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Corticobasal Degeneration

Corticobasal degeneration (CBD) is a rare neurological disease associated with progressive brain degeneration. The disease, also known as corticobasal ganglionic degeneration, leads to the loss of brain tissue in the cortex, or outer layer of the brain, especially the area in the upper, front section of the brain.

The brain tissue of patients with CBD show cell changes that also appear in patients with two other disorders — frontotemporal dementia and progressive supranuclear palsy. These changes involve a brain protein called tau and may provide researchers with some initial clues regarding the causes of corticobasal degeneration. Currently, there are no known causes, such as toxins or infections.

The gradual loss of brain tissue and symptoms typically begin between ages 45 and 70. Initial symptoms include stiffness; shaky, slow or clumsy movements; and difficulty with speech and comprehension.

Other symptoms include:

  • Balance — Difficulty walking and balancing
  • Memory — Short-term memory problems, such as repeating questions or misplacing objects
  • Muscle Control — Difficulty controlling muscles of the face and mouth
  • Speech — Progressive difficulty speaking and difficulty comprehending language

Symptoms related to muscle control usually begin on one side of the body and spread gradually to the other.

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Early in the course of the disease, it may be difficult to distinguish corticobasal degeneration (CBD) from other neuro-degenerative diseases or forms of dementia. Diagnosis involves a comprehensive neurological exam, combined with one or more types of laboratory evaluations:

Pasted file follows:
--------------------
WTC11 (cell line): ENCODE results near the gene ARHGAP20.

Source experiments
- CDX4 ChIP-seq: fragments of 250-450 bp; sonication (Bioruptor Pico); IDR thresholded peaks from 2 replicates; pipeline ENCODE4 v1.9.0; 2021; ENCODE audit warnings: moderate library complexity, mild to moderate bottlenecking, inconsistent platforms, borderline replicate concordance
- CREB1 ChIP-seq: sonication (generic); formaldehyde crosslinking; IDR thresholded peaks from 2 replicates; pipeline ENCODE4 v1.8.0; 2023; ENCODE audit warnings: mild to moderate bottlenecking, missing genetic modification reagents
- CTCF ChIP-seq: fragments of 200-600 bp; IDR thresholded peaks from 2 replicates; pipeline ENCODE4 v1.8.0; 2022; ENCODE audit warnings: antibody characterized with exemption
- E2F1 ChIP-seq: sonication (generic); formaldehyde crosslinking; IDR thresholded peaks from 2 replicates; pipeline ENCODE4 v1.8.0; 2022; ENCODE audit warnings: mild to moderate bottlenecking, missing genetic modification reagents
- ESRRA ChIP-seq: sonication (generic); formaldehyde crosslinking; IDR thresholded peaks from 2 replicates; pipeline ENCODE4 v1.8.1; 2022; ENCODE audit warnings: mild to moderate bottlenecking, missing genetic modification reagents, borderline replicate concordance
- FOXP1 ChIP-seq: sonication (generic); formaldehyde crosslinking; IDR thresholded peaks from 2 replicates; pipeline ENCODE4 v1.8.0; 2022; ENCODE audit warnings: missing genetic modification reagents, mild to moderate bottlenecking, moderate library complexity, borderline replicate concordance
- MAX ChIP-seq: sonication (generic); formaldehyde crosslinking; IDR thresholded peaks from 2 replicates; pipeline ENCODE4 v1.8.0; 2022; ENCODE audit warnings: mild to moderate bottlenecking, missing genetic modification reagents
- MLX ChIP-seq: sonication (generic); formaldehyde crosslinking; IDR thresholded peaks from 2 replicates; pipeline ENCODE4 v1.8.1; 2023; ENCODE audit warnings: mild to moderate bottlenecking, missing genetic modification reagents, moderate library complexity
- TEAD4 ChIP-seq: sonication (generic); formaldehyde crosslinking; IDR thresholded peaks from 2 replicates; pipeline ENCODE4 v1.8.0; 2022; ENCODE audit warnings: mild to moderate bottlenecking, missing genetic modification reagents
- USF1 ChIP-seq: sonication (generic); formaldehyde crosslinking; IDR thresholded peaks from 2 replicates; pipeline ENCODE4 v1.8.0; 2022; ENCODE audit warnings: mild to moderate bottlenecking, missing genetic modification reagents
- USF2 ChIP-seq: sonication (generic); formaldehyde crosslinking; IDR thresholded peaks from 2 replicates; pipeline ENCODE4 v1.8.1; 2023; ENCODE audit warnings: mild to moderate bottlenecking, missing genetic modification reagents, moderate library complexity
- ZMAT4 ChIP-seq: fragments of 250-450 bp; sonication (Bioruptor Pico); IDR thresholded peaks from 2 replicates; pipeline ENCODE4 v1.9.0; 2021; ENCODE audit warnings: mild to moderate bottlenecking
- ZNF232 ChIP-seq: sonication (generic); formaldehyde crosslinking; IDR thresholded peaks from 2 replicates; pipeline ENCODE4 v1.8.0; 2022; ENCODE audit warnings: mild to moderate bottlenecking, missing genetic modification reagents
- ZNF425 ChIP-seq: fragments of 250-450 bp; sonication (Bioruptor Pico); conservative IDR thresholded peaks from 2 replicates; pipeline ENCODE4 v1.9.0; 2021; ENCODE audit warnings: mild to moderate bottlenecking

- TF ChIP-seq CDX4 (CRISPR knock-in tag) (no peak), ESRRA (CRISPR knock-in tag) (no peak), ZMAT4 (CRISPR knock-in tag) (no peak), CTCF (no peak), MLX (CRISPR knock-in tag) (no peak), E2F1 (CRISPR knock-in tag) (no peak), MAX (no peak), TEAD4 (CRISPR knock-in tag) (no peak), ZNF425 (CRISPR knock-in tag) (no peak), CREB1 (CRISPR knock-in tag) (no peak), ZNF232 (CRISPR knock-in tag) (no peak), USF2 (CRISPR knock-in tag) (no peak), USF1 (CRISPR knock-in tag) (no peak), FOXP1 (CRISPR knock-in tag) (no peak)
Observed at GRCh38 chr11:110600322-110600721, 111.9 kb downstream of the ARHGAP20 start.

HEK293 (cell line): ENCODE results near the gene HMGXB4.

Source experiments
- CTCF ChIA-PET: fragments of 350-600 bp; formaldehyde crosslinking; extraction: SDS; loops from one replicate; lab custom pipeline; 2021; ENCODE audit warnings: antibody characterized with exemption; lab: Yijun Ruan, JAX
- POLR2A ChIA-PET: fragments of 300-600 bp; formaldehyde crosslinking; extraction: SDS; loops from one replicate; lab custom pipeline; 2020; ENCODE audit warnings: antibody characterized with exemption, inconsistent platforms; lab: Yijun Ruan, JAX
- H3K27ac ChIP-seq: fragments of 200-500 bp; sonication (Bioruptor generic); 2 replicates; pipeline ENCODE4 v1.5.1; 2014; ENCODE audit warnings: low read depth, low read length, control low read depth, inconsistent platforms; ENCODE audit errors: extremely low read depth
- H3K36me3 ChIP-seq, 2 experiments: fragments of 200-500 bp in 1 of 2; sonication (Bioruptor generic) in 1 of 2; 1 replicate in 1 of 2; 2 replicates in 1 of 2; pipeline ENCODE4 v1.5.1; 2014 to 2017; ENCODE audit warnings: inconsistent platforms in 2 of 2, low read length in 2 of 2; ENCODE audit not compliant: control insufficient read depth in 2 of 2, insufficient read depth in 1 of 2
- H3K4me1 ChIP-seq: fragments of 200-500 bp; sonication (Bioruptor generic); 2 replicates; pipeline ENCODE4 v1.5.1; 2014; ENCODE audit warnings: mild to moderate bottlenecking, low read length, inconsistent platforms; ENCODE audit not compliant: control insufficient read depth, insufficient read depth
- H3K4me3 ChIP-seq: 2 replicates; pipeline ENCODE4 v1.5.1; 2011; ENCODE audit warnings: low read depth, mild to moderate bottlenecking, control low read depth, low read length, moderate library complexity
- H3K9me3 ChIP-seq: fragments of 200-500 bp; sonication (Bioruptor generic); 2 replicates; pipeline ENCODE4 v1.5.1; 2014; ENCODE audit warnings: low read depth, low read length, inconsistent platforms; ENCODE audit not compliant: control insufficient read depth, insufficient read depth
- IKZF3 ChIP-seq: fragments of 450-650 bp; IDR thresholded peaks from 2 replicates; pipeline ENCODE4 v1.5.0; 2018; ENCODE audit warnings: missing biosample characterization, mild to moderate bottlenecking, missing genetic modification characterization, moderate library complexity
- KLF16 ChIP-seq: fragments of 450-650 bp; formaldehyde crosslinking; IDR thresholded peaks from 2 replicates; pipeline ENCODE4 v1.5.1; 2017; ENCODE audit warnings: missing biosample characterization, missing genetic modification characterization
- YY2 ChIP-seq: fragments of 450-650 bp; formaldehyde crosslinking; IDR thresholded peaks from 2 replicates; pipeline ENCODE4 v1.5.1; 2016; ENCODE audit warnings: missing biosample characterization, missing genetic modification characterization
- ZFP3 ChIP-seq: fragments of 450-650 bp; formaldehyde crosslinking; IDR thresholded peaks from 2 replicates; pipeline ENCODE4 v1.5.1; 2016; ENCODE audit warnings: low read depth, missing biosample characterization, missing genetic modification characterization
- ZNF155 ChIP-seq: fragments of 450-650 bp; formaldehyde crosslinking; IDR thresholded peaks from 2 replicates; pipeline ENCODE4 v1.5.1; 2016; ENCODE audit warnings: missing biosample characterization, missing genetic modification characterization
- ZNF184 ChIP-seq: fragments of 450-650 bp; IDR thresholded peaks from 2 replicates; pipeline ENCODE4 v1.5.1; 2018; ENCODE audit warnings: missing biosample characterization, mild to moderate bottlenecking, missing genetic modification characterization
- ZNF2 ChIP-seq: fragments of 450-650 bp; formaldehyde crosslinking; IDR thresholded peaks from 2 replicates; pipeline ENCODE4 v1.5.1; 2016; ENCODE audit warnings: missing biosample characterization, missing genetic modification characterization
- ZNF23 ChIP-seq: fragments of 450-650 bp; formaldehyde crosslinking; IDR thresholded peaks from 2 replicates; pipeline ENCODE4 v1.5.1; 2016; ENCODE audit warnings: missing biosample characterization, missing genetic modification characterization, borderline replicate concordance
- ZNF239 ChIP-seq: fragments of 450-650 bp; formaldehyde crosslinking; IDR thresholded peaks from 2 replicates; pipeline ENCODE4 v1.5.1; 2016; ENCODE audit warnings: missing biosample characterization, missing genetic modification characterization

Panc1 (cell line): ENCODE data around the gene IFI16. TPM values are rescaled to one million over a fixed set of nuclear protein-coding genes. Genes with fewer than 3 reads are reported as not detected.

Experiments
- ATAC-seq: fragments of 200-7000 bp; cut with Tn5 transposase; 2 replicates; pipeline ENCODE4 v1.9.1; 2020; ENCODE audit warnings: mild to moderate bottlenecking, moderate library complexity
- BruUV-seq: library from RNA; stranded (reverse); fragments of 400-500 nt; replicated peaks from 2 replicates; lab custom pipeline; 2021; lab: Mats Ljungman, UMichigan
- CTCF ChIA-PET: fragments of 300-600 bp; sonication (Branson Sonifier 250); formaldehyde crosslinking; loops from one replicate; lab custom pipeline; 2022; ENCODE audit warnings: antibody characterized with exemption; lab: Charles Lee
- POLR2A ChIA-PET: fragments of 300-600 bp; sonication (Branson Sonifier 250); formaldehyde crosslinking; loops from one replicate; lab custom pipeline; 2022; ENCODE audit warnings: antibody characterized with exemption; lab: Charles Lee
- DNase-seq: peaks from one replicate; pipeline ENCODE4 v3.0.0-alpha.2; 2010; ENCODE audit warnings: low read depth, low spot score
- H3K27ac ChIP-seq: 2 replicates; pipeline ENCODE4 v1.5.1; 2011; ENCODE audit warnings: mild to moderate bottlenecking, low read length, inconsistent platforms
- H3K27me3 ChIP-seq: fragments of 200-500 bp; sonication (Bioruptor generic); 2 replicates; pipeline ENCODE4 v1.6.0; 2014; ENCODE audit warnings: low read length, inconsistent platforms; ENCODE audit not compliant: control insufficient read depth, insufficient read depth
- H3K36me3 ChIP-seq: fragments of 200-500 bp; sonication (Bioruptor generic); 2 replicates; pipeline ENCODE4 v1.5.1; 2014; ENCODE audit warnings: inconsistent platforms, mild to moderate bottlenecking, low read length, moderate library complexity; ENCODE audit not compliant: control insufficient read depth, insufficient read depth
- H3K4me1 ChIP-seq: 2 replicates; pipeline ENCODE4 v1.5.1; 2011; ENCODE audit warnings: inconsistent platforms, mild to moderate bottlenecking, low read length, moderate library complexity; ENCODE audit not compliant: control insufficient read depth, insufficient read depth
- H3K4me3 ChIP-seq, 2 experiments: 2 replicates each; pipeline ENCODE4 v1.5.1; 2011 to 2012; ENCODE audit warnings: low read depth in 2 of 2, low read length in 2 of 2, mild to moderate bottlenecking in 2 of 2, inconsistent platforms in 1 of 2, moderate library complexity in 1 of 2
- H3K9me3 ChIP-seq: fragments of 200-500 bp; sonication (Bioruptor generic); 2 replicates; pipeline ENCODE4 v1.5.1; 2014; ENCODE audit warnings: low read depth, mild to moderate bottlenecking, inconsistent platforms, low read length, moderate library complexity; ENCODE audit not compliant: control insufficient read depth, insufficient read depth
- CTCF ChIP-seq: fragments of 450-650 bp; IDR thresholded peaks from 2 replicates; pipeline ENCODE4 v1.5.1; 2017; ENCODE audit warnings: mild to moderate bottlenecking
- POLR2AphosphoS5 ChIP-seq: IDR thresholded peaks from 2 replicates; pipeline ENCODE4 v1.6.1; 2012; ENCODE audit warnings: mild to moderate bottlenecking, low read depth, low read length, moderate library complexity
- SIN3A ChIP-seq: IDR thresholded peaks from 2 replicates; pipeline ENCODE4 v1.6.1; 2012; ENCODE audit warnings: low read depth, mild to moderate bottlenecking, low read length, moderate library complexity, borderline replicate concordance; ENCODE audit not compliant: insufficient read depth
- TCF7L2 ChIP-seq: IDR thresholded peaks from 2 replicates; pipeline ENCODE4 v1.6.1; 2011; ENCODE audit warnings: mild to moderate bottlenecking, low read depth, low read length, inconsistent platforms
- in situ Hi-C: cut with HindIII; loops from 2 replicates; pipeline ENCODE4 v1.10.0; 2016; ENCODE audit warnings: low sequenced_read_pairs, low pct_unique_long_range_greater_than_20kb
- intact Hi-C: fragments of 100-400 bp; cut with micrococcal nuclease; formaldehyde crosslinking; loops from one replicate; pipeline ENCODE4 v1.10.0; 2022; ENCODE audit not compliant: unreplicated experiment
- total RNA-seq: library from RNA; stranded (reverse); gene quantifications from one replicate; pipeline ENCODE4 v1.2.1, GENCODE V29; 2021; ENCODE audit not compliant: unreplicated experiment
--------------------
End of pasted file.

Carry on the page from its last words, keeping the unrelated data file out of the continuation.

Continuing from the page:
These scan provide images of the brain in the areas most frequently involved in the disease — the upper and front sections of the cortex or outer layer of the brain, and the basal ganglia at the base of the forebrain, which is associated with functions such as motor skills and learning.

Currently, there are no treatments to slow the progress of corticobasal degeneration (CBD). Instead, individual symptoms are targeted with specific medications or therapy. For example, rigidity and difficulty walking may partially respond to treatments for Parkinson's disease.

Muscle contractions and and twitching may respond to muscle relaxants or anti-seizure medications.

Memory and behavior problems may respond to treatments for Alzheimer's disease or depression.

Other therapies include:

  • Occupational therapy may be used to design equipment that supports the activities of daily living and maintains functional independence.
  • Physical therapy is important for maintaining a patient's range of motion. This may prevent pain and contraction or the shortening of muscles as well as help maintain mobility.
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Reviewed by health care specialists at UCSF Medical Center.

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